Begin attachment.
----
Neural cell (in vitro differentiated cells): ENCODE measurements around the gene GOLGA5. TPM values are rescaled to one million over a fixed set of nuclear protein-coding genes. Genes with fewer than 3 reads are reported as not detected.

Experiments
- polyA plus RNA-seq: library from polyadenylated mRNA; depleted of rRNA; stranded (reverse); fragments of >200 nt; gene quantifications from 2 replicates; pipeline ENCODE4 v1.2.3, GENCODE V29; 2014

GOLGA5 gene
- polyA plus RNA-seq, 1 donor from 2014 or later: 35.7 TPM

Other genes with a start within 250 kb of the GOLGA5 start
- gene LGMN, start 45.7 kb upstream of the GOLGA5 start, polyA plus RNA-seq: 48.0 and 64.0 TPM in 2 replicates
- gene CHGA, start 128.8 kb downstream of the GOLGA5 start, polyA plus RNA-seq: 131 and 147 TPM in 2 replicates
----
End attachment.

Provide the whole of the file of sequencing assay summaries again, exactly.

Neural cell (in vitro differentiated cells): ENCODE measurements around the gene GOLGA5. TPM values are rescaled to one million over a fixed set of nuclear protein-coding genes. Genes with fewer than 3 reads are reported as not detected.

Experiments
- polyA plus RNA-seq: library from polyadenylated mRNA; depleted of rRNA; stranded (reverse); fragments of >200 nt; gene quantifications from 2 replicates; pipeline ENCODE4 v1.2.3, GENCODE V29; 2014

GOLGA5 gene
- polyA plus RNA-seq, 1 donor from 2014 or later: 35.7 TPM

Other genes with a start within 250 kb of the GOLGA5 start
- gene LGMN, start 45.7 kb upstream of the GOLGA5 start, polyA plus RNA-seq: 48.0 and 64.0 TPM in 2 replicates
- gene CHGA, start 128.8 kb downstream of the GOLGA5 start, polyA plus RNA-seq: 131 and 147 TPM in 2 replicates